Note 4:  The signed, heirloom tool William Moll left to his gunsmith descendants for “cutting threads” could have been a number of tools ranging from a common screw plate (called a die today), to a large reamer, to a rifling machine.  Whatever it was, it was sufficiently large and valuable to merit initials and date of completion, a factor in favor of a more complicated device than a mere screw plate.  Of greater importance is that Mathews and Hungerford passage was taken from either direct correspondence with, or more likely, a live interview with great grandson and gunsmith William Henry Moll, who was alive at the time the book was published, undoubtedly knew exactly what the tool was and accordingly, what William Moll did for a living.  The younger Moll already had six noted gunsmiths in his lineage, neither he nor his interviewer would have motivation to fabricate another, and he clearly told his interviewer that William Moll was a gunsmith.  Further, the Mathews narrative reads like the interviewer actually saw the device but didn’t pursue with Moll a more precise description of what it was.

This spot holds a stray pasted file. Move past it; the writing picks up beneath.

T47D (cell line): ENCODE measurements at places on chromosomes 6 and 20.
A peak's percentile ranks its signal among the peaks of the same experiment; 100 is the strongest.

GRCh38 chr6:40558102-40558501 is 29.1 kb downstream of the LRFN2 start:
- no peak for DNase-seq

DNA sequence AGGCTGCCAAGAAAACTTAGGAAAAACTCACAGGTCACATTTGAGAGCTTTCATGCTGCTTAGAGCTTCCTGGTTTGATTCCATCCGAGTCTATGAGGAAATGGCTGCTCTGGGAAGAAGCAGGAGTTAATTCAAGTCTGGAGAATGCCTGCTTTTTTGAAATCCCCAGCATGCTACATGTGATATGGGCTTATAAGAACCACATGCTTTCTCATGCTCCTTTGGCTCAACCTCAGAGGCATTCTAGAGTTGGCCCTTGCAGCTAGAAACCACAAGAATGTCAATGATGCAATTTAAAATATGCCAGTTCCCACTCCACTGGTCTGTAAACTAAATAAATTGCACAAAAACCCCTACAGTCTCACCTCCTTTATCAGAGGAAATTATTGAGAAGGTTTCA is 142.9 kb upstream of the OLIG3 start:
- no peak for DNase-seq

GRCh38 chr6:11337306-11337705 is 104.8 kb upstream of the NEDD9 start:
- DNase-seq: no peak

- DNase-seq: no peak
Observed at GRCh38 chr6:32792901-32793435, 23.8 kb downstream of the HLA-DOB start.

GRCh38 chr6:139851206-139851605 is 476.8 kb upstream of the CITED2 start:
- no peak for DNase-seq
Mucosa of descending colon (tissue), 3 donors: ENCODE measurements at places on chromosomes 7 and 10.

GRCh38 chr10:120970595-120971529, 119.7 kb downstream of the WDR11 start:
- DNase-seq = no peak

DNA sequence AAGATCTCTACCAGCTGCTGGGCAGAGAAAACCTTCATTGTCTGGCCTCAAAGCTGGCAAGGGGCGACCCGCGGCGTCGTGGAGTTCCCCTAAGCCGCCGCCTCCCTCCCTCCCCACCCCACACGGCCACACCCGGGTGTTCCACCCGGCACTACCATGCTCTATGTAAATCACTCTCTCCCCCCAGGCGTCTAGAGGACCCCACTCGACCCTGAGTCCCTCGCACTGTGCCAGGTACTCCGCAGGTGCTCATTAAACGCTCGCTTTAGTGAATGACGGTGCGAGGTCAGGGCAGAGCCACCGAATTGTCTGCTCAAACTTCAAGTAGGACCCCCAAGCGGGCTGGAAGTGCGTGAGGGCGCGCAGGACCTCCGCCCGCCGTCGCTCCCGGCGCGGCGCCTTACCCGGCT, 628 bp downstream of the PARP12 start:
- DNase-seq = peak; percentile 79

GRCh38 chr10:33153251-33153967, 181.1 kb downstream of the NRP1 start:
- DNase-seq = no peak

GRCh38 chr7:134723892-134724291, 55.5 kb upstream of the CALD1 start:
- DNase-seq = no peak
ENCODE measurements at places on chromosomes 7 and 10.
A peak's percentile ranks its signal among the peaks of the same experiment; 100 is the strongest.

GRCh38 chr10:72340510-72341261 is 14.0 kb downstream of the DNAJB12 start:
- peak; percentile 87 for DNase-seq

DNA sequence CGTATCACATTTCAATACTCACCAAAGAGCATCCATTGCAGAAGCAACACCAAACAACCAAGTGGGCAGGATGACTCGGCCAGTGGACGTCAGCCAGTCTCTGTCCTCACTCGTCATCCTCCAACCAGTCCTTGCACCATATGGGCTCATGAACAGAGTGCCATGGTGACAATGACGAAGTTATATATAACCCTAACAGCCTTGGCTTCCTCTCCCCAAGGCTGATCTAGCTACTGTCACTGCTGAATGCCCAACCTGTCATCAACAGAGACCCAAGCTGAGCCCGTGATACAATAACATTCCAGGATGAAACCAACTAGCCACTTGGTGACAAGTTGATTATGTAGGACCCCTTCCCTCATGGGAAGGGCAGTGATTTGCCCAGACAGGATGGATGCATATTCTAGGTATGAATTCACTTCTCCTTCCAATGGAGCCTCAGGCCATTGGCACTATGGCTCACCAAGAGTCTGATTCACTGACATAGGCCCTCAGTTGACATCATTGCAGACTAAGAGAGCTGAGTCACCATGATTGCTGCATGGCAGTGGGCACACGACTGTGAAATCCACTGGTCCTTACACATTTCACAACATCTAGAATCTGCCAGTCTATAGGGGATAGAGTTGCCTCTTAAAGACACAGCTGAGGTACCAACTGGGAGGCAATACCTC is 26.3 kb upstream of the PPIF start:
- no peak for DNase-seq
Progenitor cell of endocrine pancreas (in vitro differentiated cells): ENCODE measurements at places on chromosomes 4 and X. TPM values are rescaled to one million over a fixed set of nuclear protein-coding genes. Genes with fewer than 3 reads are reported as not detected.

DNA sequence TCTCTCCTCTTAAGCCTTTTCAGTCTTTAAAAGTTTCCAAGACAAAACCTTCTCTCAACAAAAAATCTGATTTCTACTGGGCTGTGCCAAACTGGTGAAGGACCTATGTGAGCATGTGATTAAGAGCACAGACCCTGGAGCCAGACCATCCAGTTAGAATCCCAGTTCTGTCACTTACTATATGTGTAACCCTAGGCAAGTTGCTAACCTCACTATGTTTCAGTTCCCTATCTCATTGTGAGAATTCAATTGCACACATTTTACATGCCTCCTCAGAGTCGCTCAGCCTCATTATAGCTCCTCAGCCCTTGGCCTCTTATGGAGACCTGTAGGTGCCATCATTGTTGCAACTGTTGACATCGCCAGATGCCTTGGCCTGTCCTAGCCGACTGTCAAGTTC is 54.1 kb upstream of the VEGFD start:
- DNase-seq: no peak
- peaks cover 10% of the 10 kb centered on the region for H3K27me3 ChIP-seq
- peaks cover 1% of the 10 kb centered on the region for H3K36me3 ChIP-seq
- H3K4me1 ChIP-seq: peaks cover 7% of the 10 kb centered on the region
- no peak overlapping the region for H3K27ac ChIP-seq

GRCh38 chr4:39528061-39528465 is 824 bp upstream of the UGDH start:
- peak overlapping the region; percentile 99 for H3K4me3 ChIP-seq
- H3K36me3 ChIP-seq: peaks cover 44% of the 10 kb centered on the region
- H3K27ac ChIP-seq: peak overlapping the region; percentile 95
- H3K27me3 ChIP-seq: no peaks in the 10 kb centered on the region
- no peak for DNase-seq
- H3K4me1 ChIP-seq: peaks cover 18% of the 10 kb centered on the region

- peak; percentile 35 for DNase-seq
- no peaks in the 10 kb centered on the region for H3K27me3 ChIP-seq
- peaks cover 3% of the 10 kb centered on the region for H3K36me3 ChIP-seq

Note 5:  Sources conflict here.  Family member Dennis Kastens studies the archives and states the 1764 tax rolls list a married person (or widower) named Moll rather than single gunmaker John Moll I, who was first listed in 1772.  Family member Brent Wade Moll studies the archives and states the 1764 Moll was described as a gunsmith.  Some serious students don’t believe much gunmaking was occurring in the Lehigh Valley outside the Moravian enclaves in the early 1760’s, which favors Kasten’s version.  I’ve used Moll’s version because it coincides with a John Moll’s Sep 1763 sale of his Berks County land and old shop a few months before appearing in Allentown in 1764 (Berks County courthouse in the Recorder of Deeds Office for Rockland Twp). The October 1763 Indian incident mentioned in the first paragraph also supports the Moll version, because the result was an urgent request for arms and ammunition, which were described in short supply, and subsequently 24,000 pounds quickly appropriated by the Colonial Assembly for raising and equipping an 800-man local defense force.  Local gunmakers and merchants selling guns were clearly busy and well-funded commencing in 1764, albeit with workaday muskets or trade-gun types rather than the works of art most likely to survive.  Further, Joseph Mickley also mentions Abraham Rinker (1741-1820) as the Lieutenant of the existing local volunteer defense company in October 1763.  Rinker was the older brother of Lydia Rinker (1749-unk) who married John Moll I in 1772.  Moll couldn’t have married into the Rinker family without a close, longstanding relationship that probably began with Moll servicing Rinker’s defense company with weaponry in 1764.